Friday, September 17, 2010

My Online Camp

Check out this SlideShare Presentation:

Is the game really about the fans?

As I watched football games over the weekend, the potential NFL lockout looms large and I begin to wonder who the real losers would be in the event the owners stiff arm the players next March.

(1) The stadium employees: Are we even considering the impact a lost season could have on the stadium workers that depend on the income derived from these games? Thousands of people employed on Sundays for about 20-22 weeks of the year will feel the pinch of a lockout.

(2) The players: The median (not average) player's salary is $1.1 million and the average length of an NFL career is 3.5 years. For a lot of players, a year's salary forgone is a 25% reduction in lifetime earnings from the NFL. The loss of income is not so problematic if we are talking about individuals with the off the field credentials that would pave the way for a successful post NFL career.

(3) The owners: Do we really feel bad for them having extended the current collective bargaining agreement back in 2006? No, of course not. They are set up to endure a lockout and have the deep pockets through other successful pre-NFL endeavors. Greed is at issue here, although we should give pause to understanding the financial risks involved as the dollars at stake are more than we can fathom.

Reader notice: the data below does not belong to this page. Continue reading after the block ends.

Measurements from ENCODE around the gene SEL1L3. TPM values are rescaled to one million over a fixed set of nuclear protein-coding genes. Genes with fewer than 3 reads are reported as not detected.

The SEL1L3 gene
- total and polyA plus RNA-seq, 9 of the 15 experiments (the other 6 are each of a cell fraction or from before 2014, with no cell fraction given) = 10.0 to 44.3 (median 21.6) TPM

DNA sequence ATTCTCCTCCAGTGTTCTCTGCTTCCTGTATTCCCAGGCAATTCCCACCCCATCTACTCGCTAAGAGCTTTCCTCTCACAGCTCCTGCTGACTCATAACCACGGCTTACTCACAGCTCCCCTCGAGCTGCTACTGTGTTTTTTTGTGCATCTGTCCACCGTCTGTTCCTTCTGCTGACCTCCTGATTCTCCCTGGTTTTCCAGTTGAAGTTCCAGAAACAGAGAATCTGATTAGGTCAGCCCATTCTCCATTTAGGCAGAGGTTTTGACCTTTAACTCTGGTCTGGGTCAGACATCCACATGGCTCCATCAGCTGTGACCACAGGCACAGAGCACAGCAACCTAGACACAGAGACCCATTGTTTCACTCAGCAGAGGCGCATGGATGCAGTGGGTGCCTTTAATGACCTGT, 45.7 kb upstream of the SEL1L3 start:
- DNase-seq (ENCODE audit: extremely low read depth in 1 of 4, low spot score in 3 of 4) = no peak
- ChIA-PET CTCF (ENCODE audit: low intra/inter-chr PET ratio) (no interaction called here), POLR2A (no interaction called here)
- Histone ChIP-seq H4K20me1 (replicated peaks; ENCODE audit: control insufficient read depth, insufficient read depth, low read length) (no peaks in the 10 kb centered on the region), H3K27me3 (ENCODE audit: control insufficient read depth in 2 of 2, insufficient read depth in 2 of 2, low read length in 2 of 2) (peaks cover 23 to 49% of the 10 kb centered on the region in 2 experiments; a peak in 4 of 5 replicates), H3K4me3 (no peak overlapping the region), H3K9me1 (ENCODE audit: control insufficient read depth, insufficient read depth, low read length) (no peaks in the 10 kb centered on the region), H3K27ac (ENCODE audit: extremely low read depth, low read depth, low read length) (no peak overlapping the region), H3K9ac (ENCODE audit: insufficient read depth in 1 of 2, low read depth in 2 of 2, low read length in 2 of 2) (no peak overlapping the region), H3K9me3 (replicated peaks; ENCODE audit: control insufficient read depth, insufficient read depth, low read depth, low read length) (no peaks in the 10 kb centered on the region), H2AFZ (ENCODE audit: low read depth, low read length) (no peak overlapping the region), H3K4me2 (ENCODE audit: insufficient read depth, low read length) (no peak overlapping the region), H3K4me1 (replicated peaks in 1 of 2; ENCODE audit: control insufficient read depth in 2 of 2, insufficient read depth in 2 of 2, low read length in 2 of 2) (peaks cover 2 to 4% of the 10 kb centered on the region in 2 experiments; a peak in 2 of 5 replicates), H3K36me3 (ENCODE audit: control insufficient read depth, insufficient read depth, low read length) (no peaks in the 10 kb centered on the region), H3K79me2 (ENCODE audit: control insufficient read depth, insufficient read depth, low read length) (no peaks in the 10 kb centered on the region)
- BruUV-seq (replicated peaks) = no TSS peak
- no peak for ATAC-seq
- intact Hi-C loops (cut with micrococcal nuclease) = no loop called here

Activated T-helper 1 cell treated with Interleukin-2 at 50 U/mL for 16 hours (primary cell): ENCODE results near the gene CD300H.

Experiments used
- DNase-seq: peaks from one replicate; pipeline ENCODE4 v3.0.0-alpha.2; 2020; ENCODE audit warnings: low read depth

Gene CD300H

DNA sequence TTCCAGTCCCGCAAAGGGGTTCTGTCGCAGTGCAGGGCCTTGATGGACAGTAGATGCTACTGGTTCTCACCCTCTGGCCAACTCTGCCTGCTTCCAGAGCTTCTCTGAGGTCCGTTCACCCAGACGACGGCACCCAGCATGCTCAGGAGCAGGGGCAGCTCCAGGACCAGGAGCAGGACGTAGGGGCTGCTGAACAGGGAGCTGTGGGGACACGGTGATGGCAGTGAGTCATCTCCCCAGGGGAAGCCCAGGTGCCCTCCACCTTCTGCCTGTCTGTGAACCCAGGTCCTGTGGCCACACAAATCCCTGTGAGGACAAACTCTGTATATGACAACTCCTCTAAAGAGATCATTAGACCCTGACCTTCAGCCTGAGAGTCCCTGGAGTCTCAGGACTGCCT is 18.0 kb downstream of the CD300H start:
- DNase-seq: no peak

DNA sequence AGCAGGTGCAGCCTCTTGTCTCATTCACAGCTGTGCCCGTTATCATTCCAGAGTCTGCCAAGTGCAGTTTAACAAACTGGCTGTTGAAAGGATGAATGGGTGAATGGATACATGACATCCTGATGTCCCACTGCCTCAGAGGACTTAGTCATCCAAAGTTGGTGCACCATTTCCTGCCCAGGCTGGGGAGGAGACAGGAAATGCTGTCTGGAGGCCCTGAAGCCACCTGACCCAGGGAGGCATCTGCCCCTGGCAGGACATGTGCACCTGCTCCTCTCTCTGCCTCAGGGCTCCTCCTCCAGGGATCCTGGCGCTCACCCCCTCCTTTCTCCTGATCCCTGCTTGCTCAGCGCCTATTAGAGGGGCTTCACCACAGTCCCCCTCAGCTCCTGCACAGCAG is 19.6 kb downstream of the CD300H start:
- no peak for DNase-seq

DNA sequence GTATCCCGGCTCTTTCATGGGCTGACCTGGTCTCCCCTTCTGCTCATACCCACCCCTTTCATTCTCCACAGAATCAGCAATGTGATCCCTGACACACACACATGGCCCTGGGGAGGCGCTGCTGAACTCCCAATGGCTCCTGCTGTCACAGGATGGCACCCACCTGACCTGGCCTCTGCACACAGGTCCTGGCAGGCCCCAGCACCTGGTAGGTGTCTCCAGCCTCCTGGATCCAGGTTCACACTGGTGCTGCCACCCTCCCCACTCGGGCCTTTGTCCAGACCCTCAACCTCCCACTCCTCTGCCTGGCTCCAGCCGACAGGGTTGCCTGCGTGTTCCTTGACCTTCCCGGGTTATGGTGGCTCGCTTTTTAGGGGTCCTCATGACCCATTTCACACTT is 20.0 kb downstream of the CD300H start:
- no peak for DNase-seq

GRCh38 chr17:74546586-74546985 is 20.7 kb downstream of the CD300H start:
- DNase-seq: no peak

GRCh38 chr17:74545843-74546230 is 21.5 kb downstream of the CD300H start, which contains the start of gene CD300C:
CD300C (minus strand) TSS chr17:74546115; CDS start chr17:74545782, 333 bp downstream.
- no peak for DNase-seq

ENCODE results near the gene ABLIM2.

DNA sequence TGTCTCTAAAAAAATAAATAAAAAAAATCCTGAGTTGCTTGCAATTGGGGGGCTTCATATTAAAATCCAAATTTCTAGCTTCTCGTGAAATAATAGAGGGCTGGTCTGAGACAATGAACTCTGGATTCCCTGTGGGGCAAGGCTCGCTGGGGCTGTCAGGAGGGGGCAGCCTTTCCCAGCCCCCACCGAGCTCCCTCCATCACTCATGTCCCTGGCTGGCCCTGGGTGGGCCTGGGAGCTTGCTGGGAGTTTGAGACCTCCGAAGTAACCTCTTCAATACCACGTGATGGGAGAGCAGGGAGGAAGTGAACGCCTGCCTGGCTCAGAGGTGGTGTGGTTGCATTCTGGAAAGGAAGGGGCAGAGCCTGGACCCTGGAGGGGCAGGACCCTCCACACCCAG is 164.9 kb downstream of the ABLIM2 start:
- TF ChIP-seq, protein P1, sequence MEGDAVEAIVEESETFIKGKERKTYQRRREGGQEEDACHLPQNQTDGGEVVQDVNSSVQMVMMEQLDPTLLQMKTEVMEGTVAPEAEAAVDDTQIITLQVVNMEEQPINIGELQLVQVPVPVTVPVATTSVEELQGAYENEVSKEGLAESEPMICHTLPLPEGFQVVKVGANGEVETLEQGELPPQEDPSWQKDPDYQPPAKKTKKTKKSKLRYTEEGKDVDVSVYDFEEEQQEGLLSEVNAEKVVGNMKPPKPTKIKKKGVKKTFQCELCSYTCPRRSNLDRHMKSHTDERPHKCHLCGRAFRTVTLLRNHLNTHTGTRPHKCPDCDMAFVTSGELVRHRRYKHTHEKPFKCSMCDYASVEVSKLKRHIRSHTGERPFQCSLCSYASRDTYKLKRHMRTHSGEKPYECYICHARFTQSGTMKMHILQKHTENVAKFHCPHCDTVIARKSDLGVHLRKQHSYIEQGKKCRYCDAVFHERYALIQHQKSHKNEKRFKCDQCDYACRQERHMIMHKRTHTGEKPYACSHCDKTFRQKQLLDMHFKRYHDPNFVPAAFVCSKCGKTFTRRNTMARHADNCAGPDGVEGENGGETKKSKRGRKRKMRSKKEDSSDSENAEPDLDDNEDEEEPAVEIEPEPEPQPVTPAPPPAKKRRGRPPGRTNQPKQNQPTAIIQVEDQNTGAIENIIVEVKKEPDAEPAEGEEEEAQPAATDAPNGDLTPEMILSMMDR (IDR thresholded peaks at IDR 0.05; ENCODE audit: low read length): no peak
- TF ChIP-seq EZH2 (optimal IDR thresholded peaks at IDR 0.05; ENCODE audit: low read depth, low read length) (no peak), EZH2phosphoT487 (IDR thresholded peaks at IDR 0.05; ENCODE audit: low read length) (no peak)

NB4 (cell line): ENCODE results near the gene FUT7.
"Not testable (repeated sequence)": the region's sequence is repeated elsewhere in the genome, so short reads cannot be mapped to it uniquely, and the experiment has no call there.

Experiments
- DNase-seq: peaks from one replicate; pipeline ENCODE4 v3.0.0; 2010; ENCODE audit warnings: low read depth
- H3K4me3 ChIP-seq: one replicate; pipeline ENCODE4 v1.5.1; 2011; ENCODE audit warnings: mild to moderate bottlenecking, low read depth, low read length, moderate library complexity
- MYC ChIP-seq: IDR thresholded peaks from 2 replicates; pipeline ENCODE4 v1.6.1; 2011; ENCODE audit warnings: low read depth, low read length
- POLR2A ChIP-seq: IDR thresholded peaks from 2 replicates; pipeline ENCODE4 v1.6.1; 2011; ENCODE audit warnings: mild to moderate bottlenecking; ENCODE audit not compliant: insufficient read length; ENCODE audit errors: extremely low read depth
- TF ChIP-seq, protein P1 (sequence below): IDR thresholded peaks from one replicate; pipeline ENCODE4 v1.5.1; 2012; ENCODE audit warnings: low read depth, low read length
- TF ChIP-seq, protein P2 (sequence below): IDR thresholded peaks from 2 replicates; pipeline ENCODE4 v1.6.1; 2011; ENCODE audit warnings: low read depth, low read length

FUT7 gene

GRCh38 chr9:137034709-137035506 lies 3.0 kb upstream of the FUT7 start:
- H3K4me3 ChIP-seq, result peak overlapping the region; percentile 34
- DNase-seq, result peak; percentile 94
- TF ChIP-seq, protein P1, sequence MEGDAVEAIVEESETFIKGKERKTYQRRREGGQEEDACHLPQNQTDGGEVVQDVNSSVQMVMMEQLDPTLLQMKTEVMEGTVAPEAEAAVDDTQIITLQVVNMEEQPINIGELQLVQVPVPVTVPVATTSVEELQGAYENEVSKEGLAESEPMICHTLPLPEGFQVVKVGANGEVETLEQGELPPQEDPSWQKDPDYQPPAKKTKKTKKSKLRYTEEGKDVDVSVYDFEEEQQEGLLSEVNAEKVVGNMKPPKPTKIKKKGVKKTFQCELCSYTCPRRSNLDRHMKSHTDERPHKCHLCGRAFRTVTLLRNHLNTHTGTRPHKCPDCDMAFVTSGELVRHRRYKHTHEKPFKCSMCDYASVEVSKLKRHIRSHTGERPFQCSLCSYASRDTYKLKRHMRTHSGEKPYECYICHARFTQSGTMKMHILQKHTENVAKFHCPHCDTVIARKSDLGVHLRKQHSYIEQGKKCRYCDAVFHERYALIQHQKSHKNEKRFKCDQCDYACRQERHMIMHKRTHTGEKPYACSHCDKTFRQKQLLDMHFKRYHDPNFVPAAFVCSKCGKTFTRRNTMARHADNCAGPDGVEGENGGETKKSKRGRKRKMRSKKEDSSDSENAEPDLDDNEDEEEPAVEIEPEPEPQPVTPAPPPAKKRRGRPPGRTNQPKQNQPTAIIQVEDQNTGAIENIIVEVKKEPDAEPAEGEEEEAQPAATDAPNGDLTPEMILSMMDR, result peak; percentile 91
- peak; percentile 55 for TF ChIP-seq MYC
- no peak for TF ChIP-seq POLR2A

(4) The fans: No question we would suffer greatly as not only would we be deprived of watching the games in person or from the convenience of our homes via HD television & computers or our smart phones or our local sports bar, but also from making the work week more endurable. Fantasy Football ... gone; ESPN ... what's the point; talking smack to our friends and co-workers ... forget about it.

In what is ultimately a battle of millionaires, the business of the NFL is subsidized heavily (essentially unilaterally) by the common fan. Without our eyeballs, emotions, and disposable income the league would not command the dollars derived from the media conglomerates and corporate sponsors; would not generate the revenue negotiated through licensing; and would not profit from gate receipts and concessions. If we don't consume the game osmotically, then owners and players have no business platform.

As the 2010 NFL season matures and while I watch the Tweeting Triumvirate's first NBA game in late October, I will think more about the game being about the fan and not the players and owners who benefit most from holding our attention. However, trying to mobilize millions of people in conducting our own lockout will never happen in my lifetime. Just imagine how difficult it will be for the thousands of players affected by this labor dispute to remain unified. In the end the owners (i.e., the money, the power, the fame) will win.

Please feel free to comment or connect with me. Thanks.